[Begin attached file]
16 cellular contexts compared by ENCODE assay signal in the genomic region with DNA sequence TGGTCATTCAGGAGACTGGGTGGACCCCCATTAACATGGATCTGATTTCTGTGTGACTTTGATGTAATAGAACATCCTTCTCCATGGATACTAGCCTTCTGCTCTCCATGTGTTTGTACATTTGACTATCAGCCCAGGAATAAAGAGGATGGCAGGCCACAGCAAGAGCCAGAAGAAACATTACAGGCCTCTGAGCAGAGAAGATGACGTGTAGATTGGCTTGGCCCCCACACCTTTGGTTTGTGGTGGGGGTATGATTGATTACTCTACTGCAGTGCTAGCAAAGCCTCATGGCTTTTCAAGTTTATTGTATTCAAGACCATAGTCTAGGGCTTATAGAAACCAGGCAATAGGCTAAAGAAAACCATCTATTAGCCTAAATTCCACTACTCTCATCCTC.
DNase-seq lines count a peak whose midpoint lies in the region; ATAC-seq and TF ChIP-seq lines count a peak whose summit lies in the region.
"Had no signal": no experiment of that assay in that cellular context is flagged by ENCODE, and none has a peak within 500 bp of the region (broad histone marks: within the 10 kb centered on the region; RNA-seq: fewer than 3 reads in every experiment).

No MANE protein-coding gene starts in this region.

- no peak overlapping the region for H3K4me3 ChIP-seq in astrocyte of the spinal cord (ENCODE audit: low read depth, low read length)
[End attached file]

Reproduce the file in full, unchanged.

16 cellular contexts compared by ENCODE assay signal in the genomic region with DNA sequence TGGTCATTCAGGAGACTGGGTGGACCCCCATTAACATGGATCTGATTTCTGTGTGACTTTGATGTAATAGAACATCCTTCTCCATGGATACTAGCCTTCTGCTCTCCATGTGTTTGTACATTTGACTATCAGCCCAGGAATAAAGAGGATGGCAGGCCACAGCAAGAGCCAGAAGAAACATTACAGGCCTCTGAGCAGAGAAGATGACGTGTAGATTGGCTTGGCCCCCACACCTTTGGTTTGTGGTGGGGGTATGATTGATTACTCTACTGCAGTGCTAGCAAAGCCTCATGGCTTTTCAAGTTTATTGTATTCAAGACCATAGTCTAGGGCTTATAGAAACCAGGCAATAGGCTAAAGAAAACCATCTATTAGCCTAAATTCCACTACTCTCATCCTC.
DNase-seq lines count a peak whose midpoint lies in the region; ATAC-seq and TF ChIP-seq lines count a peak whose summit lies in the region.
"Had no signal": no experiment of that assay in that cellular context is flagged by ENCODE, and none has a peak within 500 bp of the region (broad histone marks: within the 10 kb centered on the region; RNA-seq: fewer than 3 reads in every experiment).

No MANE protein-coding gene starts in this region.

- no peak overlapping the region for H3K4me3 ChIP-seq in astrocyte of the spinal cord (ENCODE audit: low read depth, low read length)